The Chinese moon landing on the far – or “dark” – side of the moon by the Chang’e-4 probe was the first in human history. It was made in Von Karman Crater, within the massive Aitken Basin. The crater is named for Theodore Von Karman, a Hungarian-American founder of the United States’ Jet Propulsion Laboratory – and who was the doctoral advisor to the founder of the Chinese space agency. The Chang’e-4 probe also features four international payloads from German, Swedish Dutch, and Saudi Arabian scientists.
So while the Chinese state media positioned the landing as their state “racing to the front” of international exploration – don’t call it a “space race,” one Rutgers University expert said in a Thursday interview.
“Even this Chinese mission is also an international mission, in a way,” said Sonia Tikoo, a lunar expert who is an assistant professor in the Rutgers Department of Earth and Planetary Science.
The Chang-e-4 probe is aimed at exploring Van Karman and perhaps the surrounding Aitken Basin, which was so blasted apart by a meteor in the ancient past that it may have left expose the moon’s mantle – and thus some of its heretofore unknown interior, said Tikoo, who has published on the moon’s magnetic properties creating the eye-catching “lunar swirls” on some of its surface.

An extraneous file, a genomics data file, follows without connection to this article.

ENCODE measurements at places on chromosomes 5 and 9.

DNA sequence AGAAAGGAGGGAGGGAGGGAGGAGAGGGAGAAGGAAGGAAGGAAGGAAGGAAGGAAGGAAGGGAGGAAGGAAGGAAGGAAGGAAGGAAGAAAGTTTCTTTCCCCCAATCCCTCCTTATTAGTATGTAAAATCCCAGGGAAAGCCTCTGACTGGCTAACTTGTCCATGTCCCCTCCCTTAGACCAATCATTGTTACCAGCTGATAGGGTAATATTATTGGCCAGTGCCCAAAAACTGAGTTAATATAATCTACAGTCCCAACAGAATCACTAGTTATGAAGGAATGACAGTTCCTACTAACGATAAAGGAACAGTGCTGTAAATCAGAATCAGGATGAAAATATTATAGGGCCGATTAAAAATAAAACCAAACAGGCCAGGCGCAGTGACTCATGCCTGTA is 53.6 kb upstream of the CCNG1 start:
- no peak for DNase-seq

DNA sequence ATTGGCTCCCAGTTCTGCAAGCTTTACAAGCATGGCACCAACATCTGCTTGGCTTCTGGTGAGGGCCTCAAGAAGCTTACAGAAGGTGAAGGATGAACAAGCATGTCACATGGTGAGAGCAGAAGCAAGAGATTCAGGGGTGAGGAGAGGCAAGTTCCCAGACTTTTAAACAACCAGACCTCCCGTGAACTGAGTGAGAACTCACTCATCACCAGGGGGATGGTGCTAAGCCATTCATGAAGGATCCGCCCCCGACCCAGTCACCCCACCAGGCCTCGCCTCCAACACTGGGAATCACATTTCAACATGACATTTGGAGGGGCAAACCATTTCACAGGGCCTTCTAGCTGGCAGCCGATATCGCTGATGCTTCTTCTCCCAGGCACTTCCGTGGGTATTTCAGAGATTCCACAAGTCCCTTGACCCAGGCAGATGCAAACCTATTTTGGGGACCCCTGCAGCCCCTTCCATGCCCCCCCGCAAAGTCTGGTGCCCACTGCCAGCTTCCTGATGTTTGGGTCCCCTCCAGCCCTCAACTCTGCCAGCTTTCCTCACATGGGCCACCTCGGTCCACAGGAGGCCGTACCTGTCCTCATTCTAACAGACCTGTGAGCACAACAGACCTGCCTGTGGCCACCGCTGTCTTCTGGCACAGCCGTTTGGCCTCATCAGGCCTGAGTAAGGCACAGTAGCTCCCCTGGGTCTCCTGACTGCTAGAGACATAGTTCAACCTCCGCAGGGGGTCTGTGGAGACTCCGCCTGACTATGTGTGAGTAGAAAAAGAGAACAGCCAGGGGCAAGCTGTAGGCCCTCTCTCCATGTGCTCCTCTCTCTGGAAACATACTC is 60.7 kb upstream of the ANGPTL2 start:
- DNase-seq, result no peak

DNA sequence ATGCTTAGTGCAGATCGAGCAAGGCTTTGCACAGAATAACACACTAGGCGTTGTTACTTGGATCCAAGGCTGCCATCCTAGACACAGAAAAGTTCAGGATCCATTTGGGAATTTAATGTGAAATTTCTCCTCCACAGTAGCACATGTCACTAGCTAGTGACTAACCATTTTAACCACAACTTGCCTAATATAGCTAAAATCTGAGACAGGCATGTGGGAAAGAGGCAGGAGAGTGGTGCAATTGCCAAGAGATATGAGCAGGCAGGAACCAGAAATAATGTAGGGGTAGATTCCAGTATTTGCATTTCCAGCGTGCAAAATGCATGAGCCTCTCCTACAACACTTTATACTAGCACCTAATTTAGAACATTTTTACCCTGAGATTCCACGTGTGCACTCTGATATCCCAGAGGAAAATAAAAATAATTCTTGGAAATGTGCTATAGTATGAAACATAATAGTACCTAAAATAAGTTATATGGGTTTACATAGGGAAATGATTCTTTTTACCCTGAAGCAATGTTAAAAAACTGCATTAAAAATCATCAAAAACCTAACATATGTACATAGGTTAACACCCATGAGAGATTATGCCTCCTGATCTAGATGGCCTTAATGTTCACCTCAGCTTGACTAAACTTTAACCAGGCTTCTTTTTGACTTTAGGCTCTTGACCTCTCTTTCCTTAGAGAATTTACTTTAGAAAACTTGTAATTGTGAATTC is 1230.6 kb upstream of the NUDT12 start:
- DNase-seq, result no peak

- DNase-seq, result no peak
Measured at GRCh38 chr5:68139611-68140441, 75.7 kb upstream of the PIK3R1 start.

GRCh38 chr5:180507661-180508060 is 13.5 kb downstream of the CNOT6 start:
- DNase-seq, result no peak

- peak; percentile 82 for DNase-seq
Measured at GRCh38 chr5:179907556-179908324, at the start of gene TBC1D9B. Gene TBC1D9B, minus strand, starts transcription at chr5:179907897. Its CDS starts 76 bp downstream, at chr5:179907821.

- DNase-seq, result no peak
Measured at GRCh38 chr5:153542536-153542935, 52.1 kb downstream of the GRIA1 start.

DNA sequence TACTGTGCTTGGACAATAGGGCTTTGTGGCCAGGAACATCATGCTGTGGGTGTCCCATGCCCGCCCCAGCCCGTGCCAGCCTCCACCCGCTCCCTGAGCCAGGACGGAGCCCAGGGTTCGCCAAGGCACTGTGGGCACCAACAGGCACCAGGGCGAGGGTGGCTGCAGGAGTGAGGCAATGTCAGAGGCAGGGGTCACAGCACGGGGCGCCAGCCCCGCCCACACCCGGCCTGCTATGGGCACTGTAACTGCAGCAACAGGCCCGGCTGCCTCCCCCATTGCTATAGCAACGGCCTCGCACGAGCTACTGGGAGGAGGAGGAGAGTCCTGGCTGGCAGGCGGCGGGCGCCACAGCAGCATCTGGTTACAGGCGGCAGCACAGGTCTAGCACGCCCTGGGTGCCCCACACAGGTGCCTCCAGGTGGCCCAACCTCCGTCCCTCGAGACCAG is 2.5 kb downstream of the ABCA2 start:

“If the rover drives to the right places, and finds the right kinds of materials, we could learn about the composition of the mantle – and the moon’s interior,” she said.
The Chinese had to send a relay satellite launched in May so that the rover mired on the far side of the moon – always facing away from Earth – could send back data to scientists on our planet.
Tikoo said the tools, including a spectrometer and a dosimeter – is likely to yield much the same information as previous missions by the U.S. and U.S.S.R. decades ago.
Since the Soviet Union last landed on the moon in 1976, it’s only been two Chinese landings – one in 2013, and this latest touchdown. The United States has increasingly focused on the habitability of space in places like Mars and the moons of Jupiter and Saturn, the Rutgers scientist said. The data the Chinese could send back
But the perception that the Chinese are competing could indeed add further funding and incentives to American exploration out in space, Tikoo said.
“Nationalism has been a tool that’s been used by space programs around the world, to generate interest from the public – and in turn, fund it,” she added. “If that’s a motivator to make this cool science and engineering happen, that’s fine… Space is ultimately for everyone.”